Should my organization hire a Super-Temp? Jason Peetsma talks with Jane Garthson

JPeetsmaI asked Jason Peetsma, Managing Director at Odgers Berndtson – Executive Interim Division, how boards of nonprofits could best use interim executives during executive transitions or leaves of a senior staff person.

Jason turned out to be an amazing storyteller, able to inform any organization facing an executive gap about another group who faced a similar challenge and succeeded.

Overkill on one special skill

He sees an interim executive as someone who can lead a major, much needed change in your organization. Very likely that change will be something outside the comfort zone or core competencies of your last or current executive director. This is your chance to bring in a specialist with exceptional skills in exactly that type of work, a process Jason describes as “overkill on one special skill,” such as advocacy. Have really specific objectives for that change, but leave the “how” to your interim executive. Fresh eyes may frame the issue differently and find innovative ways to resolve the issue faster than you could have imagined. And these are the kind of people who can maintain other executive work at the same time.

Work can also be rearranged to give other staff the chance to grow. The interim executive can be their mentor and coach. Jason says this is especially valuable if you have an internal candidate you would like to see in the senior role, but you’ve assessed that person as not quite ready. The transfer of knowledge from the interim executive, along with a chance to observe how they implement change, is what distinguishes interim executives from consultants who just give advice.

There’s a good chance your interim executive will be someone you couldn’t possibly afford to hire full time. Besides, most people doing interim executive work simply aren’t interested in working for you on a long-term basis. Their joy comes from making a major difference in a very short time, not in sticking around to maintain an organization. They’ll be on to their next short term challenge as a “Super-Temp.”

Jason stresses that your interim executive need not come from the same sector. He sees advantages to bringing successful practices and techniques from other industries or sectors. He or she can rely on the in-depth sector knowledge of board and staff members, and the ability to learn quickly, to function effectively in your organization. I’d add a caveat that if an interim CEO or Executive Director of a nonprofit has not worked in nonprofits, they will have taken their nonprofit board work seriously and read widely or taken training about leading within the sector.  Otherwise, they might not grasp how different the role of the board, the revenue model and the accountability framework can be.

How do you find great interim executives?

You often have an urgent situation when an executive has abruptly quit, been fired or been hospitalized. As part of your succession planning, identify in advance some executive recruiters who specialize in filling those roles. Call your selected person, and embrace changeyou may be meeting with a proposed candidate within 72 hours! Executive recruiters have databases of people with proven skills in organizational turnarounds, new program launches or whichever major change you have determined matters most. You can also handle the recruitment yourself, but that will be from a much smaller pool and likely require time to advertise. Consider that only when you have months of advance notice, such as for a maternity leave.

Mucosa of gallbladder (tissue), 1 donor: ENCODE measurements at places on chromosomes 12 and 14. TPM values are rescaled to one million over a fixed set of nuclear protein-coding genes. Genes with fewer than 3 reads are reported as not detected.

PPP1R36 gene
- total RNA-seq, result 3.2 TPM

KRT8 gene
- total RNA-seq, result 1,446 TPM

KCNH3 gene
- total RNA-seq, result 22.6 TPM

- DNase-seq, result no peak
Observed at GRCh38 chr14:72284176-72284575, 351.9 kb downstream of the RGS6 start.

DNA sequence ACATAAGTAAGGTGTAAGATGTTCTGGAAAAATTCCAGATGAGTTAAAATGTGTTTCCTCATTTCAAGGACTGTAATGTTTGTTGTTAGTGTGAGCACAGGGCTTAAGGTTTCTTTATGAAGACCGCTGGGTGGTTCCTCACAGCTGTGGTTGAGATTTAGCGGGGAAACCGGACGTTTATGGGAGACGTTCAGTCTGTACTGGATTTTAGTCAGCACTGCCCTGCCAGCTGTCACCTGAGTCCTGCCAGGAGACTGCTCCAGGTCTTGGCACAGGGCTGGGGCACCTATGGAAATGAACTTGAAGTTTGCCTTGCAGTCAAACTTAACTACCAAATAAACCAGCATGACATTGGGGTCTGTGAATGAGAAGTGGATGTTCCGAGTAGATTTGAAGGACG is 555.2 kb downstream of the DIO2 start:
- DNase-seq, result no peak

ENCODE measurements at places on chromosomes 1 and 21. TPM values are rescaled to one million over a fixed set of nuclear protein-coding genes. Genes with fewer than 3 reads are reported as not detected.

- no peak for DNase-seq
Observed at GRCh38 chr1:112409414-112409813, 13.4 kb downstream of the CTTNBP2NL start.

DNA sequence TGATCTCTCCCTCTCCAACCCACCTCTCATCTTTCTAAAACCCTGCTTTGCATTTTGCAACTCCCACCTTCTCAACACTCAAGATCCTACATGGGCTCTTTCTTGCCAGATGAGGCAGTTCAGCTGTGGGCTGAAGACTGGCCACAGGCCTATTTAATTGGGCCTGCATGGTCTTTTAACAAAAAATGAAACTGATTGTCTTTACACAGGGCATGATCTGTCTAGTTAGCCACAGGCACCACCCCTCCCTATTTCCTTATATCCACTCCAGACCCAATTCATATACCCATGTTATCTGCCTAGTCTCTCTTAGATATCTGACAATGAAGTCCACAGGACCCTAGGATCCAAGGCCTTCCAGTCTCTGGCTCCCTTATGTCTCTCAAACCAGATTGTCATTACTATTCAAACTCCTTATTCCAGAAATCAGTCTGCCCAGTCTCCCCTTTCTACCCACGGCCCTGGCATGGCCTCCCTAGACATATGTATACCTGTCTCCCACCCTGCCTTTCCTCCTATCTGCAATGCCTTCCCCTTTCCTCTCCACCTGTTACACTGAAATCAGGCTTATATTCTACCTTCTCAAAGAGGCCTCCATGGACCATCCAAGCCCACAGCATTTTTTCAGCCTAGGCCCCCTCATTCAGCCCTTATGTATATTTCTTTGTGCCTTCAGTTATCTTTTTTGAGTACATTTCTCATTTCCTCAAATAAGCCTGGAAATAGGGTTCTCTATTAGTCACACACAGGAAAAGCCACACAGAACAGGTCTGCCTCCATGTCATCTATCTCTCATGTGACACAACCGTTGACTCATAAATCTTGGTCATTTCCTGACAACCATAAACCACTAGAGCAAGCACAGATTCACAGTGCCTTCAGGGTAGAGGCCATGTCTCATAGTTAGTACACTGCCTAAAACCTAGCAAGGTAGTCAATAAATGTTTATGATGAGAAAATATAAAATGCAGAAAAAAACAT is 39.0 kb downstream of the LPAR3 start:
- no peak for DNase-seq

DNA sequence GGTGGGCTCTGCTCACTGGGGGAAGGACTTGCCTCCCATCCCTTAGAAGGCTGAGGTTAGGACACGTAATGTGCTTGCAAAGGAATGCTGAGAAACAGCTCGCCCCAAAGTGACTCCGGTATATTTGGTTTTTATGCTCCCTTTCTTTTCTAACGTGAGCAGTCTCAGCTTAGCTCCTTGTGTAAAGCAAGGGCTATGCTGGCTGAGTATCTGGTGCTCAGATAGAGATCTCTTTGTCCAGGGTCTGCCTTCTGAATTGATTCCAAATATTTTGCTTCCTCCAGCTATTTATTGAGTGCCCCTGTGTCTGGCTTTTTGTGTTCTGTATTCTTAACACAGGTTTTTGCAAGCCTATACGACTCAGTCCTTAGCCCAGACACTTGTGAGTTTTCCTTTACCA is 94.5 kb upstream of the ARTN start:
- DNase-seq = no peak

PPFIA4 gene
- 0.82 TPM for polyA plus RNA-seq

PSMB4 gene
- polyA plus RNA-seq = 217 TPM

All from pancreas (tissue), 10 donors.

Can we afford an interim executive?

Here are three reasons you probably can afford to engage a Super-Temp:

  • First, there are no legal obligations to keep them long term, so you remove the liability that can arise from departures.
  • Second, most are retired executives, or consultants with their own plans in place. They don’t need your benefit plan and that saves up to 25%.
  • Third and most importantly, you don’t have to hire permanently under duress. Jason estimates the cost of a bad executive hire at 1.5 times the annual salary.

As well, you will be giving your permanent hire or returning executive a stronger organization and therefore a higher chance of success in their role. That means better results to satisfy your supporters and help you generate more resources.painteasel

Jason recommends you ask your Super Temp candidate to paint you a picture of a prior organization before and after their service there. Can you visualize that sort of change for your organization? Then you’ve found a fabulous way to fill that executive gap.

You can reach Jason Peetsma at 416-366-1990 ext. 367. Check out and his profile here.

1 thought on “Should my organization hire a Super-Temp? Jason Peetsma talks with Jane Garthson”

  1. After a number of interim management assignments I can confirm from personal experience many of the points in this article. In one position the book-keeper had never been involved in budget preparation. Who else would have a better view of how the organization spent its budget? We involved her and she blossomed with lots of ideas about improvements to our controls and reporting.
    As a trained association executive I have worked in health, agriculture, volunteer and housing organizations where I have transferred universally applicable knowledge and skills across the subject barriers. So prior industry specific knowledge may not be a highest priority for interim selection.
    The biggest fear of an interim manager is that the client will love you and want to retain you on a permanent basis. I always advised against that course of action unless the client did a full-on selection process. That legitimizes the eventual selection and give the interim/now permanent manager legitimacy.
    Try a super temp – you’ll love it.

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